Kepler Mission – Editor’s Note

 

On the way to 24 hours after the launch of Kepler I managed to get 3 hours of sleep. Thoughts populate my head but the fatigue does not permit me to pass these into a written text.

So many entangled emotions have emerged in my mind and left it who knows where, maybe beyond Earth itself, escorting Kepler in its journey.

 

In the meanwhile e-mails have arrived and, as I’m reading them there are some ideas that I cannot left without being shared with BEYOND THE CRADLE readers, some words from Alan Gould reflect his feelings towards the launch and its aftermath: 

Last night I was with PI Bill Borucki, Deputy PI David Koch, and a lot of the Kepler Science Team at the VIP viewing area. It was a spectacular launch. I especially enjoyed seeing the separation of the first 6 GEMs (graphite epoxy motors) that looked like sparklers drifting away from the main stage rocket that soared on up.  I think thoughts of many of us were a combination of elation and realization that a new phase of serious work is beginning. We’re not building it anymore, but using it!

Another e-mail was sent by Jon Jenkins, who shared his opinion about the “Kepler Mission – Harvester of Worlds” piece, written previous to the launch. Jon grabbed the bonfire concept to express his own  thoughts:  

…I think it’s bang on. Here we are, sitting around our campfire called the Sun, and find ourselves finally capable of looking at other stars to begin to ask whether there are other galactic campers out there, huddling around their own stellar campfires. The fundamental nature of the questions Kepler answers — and raises — has been the sustaining element for me in helping shepherd Kepler from a proposed concept to a stark inescapable reality. Go Kepler!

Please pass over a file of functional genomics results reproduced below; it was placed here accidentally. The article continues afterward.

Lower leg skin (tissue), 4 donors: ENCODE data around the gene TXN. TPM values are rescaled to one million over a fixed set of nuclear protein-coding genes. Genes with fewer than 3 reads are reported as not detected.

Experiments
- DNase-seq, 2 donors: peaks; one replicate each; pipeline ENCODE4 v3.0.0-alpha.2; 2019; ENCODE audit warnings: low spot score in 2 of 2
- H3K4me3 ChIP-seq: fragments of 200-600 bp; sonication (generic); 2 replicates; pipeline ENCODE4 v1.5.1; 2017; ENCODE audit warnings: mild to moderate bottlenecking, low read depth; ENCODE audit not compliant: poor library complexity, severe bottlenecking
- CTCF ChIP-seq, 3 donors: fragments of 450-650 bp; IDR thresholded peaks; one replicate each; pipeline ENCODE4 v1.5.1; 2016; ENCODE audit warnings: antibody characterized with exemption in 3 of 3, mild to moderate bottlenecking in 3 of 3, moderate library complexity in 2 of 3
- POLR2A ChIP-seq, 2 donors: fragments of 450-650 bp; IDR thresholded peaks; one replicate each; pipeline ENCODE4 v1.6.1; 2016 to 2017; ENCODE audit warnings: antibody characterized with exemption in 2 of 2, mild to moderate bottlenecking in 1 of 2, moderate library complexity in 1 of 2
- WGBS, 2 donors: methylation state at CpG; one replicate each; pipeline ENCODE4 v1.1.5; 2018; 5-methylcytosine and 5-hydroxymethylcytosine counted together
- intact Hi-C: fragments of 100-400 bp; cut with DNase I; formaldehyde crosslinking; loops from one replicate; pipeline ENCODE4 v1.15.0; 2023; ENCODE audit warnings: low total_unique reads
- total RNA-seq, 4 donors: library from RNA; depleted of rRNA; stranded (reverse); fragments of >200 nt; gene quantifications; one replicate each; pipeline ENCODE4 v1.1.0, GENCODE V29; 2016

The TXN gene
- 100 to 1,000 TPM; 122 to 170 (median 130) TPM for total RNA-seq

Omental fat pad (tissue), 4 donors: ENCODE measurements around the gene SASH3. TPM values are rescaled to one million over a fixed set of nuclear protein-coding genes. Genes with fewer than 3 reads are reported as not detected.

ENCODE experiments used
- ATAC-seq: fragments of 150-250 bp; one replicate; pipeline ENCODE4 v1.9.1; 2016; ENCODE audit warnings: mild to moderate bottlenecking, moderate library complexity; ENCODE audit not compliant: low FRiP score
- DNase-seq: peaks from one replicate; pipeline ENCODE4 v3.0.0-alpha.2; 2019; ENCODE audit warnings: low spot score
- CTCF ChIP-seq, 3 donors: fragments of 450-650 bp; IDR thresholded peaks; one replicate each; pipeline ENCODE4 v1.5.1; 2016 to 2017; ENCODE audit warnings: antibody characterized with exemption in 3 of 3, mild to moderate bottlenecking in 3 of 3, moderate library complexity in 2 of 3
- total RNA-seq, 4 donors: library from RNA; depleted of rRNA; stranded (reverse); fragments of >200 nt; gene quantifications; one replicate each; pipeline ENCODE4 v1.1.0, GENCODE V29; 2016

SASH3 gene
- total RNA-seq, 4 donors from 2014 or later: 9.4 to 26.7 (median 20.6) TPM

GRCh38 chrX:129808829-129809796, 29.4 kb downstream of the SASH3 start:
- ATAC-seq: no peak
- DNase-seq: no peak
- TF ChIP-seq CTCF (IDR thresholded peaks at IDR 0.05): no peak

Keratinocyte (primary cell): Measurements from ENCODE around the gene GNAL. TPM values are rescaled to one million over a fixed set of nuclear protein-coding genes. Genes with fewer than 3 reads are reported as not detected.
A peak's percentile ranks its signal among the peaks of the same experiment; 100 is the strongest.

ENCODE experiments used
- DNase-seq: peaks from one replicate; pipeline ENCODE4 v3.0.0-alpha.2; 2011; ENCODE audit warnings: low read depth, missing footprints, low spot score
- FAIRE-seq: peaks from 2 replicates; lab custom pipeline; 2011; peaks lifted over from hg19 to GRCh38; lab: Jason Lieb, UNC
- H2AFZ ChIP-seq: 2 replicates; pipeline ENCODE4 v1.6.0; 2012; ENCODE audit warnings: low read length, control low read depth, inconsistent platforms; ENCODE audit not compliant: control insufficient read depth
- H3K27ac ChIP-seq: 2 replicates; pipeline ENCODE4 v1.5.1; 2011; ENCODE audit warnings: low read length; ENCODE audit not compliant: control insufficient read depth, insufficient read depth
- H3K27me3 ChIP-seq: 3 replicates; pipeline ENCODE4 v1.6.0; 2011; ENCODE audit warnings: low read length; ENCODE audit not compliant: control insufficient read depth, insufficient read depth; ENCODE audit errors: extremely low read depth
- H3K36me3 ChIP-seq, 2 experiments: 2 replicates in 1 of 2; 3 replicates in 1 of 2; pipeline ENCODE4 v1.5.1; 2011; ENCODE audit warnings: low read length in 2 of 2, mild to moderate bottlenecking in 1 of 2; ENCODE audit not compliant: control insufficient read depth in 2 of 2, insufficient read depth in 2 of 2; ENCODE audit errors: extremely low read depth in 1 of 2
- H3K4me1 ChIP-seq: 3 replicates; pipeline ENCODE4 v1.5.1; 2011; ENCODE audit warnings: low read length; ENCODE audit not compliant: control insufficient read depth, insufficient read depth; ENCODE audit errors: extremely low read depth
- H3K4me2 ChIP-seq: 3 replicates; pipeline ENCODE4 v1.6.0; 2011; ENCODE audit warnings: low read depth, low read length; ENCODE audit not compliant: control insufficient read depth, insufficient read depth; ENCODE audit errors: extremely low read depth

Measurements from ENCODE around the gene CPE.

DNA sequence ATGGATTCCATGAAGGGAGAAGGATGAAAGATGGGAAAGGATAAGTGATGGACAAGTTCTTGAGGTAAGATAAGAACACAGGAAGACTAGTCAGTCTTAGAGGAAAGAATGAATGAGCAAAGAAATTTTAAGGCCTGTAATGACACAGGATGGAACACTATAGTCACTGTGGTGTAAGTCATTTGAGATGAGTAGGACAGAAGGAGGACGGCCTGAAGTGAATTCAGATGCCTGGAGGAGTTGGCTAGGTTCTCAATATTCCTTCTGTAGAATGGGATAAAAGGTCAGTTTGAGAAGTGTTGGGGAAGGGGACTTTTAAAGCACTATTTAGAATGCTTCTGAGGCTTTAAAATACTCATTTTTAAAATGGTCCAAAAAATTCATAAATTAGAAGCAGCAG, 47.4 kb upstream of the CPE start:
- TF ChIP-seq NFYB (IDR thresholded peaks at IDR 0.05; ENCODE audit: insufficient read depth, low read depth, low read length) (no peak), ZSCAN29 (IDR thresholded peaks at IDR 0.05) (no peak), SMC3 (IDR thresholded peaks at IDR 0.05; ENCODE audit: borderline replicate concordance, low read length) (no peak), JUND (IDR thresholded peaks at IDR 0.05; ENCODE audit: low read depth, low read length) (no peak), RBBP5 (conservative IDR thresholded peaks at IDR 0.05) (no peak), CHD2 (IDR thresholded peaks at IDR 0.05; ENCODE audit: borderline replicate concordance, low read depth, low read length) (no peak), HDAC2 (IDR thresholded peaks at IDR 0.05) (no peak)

img_5993Today, not on purpose, I found myself at Lisbon’s Zoo, not that I am a defender of this kind of institution but promises are promises…and the truth is that, strangely or not, I found myself establishing a connection between yesterday’s events and their future consequences, and this Saturday’s visit.

 

Admiring all the examples of how life resisted, adapted and evolved here on Earth, looking at its brave, fragile, ferocious, tender diversity, I just couldn’t avoid loosing myself among the thoughts of how, among the immensurable, expanding vastness of the Universe, has life endured, what wonders are out there, waiting to be sighted.

Kepler gives me goosebumps because it will take us closer to our imperative as a sentient creatures, to explore beyond the boundaries of home and be rewarded with the emergence of the fantastic.

And I, earthly creature as the rhinoceros, the pilot whale, the Komodo dragon or the orix, among others, with which I spent a wonderful day, just sit here, while writing, waiting, selfishly, that it will be allowed to us in my lifetime, to know more about other worlds’ cornucopia of life and to have the honour and the privilege to introduce those same worlds to Earth’s life, overwhelming beauty.

 

We have walked a long way until here in a couple hundred thousands of years. We won’t refrain our impetus now. As always, we are scouting in order to move onwards.

 

And to finalize the day in the perfect way just turned the TV on to find out that “2001: A Space Odyssey” was just beginning…time to immerse myself in it and then…off to bed we go…it has been a long, wonderful, magical, 24 hours adventure.

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